After recent events, my thoughts have understandably turned towards the philosophical side of our hobby. Particularly, why we have rules in RPGs and what do they do?
Reductio Ad Absurdum
Imagine an RPG without any rules. Can you? Does the concept make sense?
Even the most basic idea of role-playing, that a person assumes the mantle of a non-real character is a rule. Without this rule, an RPG is just a group of people getting together to have a chat.
Observation #1 – The existence of rules is what separates role-playing from real life.
Where Do Rules Come From?
Outside of role-playing, rules come in two forms: Systematic and Social.
Systematic rules have an enforcement mechanism – the police who can arrest you; the boss who can fire you, the disgruntled customer who can sue you. Systematic rules are also codified and recorded so that they can be applied consistently across a number of people.
Social rules on the other hand are inconsistent. They are defined and enforced by the parties involved. For example, most people would accept that not farting on a first date is a pretty good rule of social etiquette. Yet, in some cases, for exactly the right people, farting might be the perfect ice-breaker on a first date and lead to a long and happy relationship.
So are the rules to a role-playing game systematic or social?
They appear systematic – the rules are codified in a book and, some people would say, they have a GM to enforce them. Yet every gaming group has its own house rules and there is no authority outside of the group coming to enforce the “official” rules. The game’s designer won’t breakdown your door if you ignore the encumbrance mechanic.
Observation #2 – Rules in role playing games are social in nature, defined and enforced only by the people playing the game.
What’s The Point of Rule Books?
Most of us have experienced playing a game where only one person knows the rules. Normally this happens when the GM has a new system they want everyone to play and they patiently talk everyone through character creation and the opening scenes of an adventure.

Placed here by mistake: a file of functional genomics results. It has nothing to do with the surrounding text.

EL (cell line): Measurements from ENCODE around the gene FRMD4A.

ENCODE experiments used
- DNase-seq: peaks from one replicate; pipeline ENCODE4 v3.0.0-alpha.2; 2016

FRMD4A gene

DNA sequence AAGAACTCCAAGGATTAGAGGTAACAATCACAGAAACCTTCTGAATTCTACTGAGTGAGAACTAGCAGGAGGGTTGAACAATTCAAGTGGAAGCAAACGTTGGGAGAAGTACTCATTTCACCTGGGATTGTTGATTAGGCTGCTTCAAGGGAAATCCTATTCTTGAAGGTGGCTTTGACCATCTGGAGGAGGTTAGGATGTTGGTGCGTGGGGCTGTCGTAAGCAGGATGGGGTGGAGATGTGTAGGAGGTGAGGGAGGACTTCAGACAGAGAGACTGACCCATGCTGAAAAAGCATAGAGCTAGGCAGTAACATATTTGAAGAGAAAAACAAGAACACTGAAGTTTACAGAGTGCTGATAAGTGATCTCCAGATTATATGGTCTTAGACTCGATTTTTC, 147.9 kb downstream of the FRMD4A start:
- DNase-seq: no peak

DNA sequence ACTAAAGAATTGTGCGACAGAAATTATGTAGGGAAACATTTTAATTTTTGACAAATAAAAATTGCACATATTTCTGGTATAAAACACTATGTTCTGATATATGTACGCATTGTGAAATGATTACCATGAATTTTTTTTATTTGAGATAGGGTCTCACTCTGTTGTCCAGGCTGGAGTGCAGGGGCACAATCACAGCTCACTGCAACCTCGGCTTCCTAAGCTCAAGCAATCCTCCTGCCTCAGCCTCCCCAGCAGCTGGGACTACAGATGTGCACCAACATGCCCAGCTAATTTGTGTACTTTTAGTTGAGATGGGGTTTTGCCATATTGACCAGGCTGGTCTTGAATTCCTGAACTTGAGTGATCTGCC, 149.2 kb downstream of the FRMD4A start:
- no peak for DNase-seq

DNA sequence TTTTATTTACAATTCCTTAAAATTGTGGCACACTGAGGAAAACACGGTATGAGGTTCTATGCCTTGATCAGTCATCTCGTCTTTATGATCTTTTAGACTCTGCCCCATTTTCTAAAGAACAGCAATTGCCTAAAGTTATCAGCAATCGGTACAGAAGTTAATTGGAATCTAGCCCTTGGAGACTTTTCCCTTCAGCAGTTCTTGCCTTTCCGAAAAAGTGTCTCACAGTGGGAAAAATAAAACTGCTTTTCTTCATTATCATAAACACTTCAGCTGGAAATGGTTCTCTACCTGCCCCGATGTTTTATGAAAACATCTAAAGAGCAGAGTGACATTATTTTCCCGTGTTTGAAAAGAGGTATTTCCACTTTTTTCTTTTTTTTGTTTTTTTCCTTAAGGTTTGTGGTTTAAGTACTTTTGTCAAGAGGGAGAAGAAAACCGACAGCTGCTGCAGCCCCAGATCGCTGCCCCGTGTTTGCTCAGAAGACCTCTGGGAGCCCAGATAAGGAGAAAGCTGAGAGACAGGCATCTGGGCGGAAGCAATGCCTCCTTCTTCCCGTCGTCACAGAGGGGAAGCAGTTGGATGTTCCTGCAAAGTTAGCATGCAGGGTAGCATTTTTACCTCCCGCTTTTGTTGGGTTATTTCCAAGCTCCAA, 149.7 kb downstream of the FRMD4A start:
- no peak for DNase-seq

These game sessions can be slow and disjointed as the players keep asking the GM questions. Simpler rules-lite systems make this process faster but it is always there. These sessions can be fun but few people want to game like this all the time. Most of us want gaming sessions where questions about rules are rare and the focus is on the playing of the game.
Rule books reduce this problem. Players can learn a game without the GM’s presence which speeds up play. The job of ‘knowing the rules’ can be shared out around the table, people other than the GM can answer questions and everyone’s experience is improved.
This does not mean the rule book is gospel. They are a starting point, a shared idea of the game which the group can mould and shape as it sees fit.
Observation #3 – Rules books are a way of transmitting information to players, enabling the whole group to get more out of the game.
So What Is The Point of Rules?
Without them, there is no game, only life. Rules and the rule books they come form a linga-franca – a common tongue which ensures when we are talking about “the game”, we are all talking about the same game.
After that, the rules in the hands of the group to shape, use, ignore and and evolve as they see fit.
Photo Credit: Rae Allen;